The End: Chapter 5
When Solo wakes me the next morning, before sunrise as usual, Gabriel and Noah are already up and gone, their blankets folded neatly on the end of each sofa. I find Noah in the garage, working on the bear hide.
"Morning." I say, stepping into the freezing garage with Solo on my heels.
Noah turns to me, grinning.
"Mornin' dearie. Really can't tell you what a treat it was to sleep soundly for a change...and warm too! We've had a rough road the last couple of months." He continues working on the bearskin.
"Well, you're safe here, so consider yourselves home."
"Well, Gabe and I will do our best to make ourselves useful. I believe he's gone up to your little watch tower there." He gestures toward the crows nest. "Quite a blizzard going on outside, started about an hour ago."
"Hungry?" I inquire. At the word, Solo whines and licks my hand, politely requesting his own breakfast.
"Yes ma'am. Always." Noah replies lightly, eyes never leaving his work.
I fix a skillet full of rabbit stew full and thick grits to pour it over, then give Solo his usual ration of venison mixed with some squirrel meat. As the stew begins to simmer in the cast iron skillet, it fills the station with it's aroma, drawing Gabriel down from the nest. Solo meets him at the base of the spiral stairs, growling. He percieves them as intruders in his territory, potential threats, and has made up his mind to assert his dominance. I call him to me and he reluctantly allows Gabriel to enter the room.
"Smells great." Gabe says, eyeing the stew.
He sits on the edge of the couch closest to the woodstove, rubbing his hands together. The gaunt face under his beard tells me that rousing that bear from it's den had been more an act of desperation than boldness. Noah comes in toting an armload of wood for the stove.
"Come get some grub, old man." Gabriel goads him.
Noah grumbles as he sets the wood down, then joins Gabe on the sofa while I ladle large portions of the thick stew and grits into bowls for them. We talk over the meal, recalling the various trials we'd encountered since we all last saw each other. It occurs to me how oddly close we are, though only having met once before, brought together by the tragic loss of life as we all knew it. It is as if I've known them all my life. Besides our collective acute losses, we share another bond; we are all share an incendiary spark which refuses to be snuffed out, we are all survivors.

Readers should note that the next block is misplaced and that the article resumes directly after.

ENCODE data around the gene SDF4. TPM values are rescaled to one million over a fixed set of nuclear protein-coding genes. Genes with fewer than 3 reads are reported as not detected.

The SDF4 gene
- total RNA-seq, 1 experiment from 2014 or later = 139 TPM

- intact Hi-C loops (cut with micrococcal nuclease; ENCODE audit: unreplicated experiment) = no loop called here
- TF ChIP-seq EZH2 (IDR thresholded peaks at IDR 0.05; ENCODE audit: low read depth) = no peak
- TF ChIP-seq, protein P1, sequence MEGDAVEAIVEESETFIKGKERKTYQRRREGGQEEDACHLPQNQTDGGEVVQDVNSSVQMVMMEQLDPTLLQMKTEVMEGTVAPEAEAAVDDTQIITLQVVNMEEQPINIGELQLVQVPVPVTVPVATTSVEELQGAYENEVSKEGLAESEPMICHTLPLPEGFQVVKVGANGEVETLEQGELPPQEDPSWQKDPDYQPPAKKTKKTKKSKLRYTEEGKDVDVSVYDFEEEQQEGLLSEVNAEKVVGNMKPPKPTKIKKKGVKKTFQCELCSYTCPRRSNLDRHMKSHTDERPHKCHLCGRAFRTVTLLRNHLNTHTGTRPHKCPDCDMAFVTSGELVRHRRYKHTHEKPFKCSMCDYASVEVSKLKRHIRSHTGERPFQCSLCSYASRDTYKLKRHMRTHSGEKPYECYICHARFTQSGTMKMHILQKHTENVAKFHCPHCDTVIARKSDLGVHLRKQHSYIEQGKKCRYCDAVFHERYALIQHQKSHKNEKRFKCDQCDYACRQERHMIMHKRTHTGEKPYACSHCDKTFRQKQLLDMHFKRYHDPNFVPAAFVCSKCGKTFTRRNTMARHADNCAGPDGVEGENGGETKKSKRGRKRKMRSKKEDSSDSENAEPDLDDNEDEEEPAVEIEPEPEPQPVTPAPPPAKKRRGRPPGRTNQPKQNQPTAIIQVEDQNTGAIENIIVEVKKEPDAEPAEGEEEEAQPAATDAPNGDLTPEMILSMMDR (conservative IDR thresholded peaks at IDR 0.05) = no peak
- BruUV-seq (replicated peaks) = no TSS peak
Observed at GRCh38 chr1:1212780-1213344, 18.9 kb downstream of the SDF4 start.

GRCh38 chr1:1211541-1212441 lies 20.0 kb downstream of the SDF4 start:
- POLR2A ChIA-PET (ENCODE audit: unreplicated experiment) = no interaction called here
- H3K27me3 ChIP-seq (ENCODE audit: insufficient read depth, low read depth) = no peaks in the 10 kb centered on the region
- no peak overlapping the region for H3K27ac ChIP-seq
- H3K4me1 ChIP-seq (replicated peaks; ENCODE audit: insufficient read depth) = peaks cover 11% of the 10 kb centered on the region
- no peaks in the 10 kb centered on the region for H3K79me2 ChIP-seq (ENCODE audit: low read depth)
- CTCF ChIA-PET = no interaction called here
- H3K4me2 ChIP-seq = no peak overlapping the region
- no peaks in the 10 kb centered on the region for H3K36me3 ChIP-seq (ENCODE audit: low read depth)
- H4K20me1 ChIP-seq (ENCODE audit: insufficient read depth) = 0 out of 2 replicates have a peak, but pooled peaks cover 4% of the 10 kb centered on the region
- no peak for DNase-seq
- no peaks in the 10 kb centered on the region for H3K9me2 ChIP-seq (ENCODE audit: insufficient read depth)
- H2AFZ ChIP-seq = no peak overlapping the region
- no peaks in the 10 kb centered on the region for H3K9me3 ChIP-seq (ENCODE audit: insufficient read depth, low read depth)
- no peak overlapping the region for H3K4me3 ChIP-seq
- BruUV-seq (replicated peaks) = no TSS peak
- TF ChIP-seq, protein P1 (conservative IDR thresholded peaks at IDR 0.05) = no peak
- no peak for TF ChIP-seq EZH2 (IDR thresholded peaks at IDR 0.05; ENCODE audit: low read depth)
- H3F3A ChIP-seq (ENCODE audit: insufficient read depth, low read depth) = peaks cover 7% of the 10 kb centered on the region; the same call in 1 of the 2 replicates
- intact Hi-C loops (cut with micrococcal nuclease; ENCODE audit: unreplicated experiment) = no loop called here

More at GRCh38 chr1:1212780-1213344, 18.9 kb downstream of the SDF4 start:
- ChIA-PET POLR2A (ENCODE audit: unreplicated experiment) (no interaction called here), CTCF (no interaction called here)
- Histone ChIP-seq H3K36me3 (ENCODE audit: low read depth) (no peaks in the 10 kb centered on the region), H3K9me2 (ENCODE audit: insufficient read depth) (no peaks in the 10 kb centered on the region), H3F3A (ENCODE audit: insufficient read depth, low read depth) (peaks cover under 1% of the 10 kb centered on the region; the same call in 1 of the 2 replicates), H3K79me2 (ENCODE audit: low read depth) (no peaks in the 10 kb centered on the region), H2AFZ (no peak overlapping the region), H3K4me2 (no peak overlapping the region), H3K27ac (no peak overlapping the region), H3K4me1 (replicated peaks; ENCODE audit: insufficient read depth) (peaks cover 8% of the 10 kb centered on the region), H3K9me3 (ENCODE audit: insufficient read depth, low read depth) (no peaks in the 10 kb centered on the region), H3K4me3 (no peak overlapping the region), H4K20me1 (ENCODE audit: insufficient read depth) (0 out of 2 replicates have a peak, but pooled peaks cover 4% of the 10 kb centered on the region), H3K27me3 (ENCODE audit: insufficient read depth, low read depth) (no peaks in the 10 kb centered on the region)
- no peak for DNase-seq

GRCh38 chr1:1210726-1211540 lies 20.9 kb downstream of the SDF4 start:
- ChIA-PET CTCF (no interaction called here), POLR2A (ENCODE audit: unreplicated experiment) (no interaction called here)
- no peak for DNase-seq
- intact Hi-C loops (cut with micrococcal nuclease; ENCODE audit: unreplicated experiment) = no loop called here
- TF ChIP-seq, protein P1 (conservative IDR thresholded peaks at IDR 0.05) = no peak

Noah and Gabriel spend the next few days hanging around the station, regaining their strength, making minor repairs and improvements to the station. I take Solo out daily, no longer using the rope and harness as he has been virtually glued to my side since the newcomers' arrival. We walk the snow-blanketed beach, trek through the woods and back to the station again, always keeping a sharp eye out for signs of infected or marauders. At times, Solo is still cub-like, bouncing around me in the snow, enticing me to chase him. I indulge his juvenile antics, glad to leave the world behind for a while. Other times, the wild roots of his nature bring forth the same stern, serious air of his mother. I can see more and more of both his parents in him every day; he is already darker than his dam, taking on the steely storm cloud gray of his father with paws too big for his lanky frame, indicating he will also inherit his sire's size. Despite his clumsily large paws, his movements are svelte; each step graceful and precise. So far he will not tolerate Noah or Gabriel getting within a foot or so of me and I have insisted they leave the patrols to me and get their rest so Solo can get some space.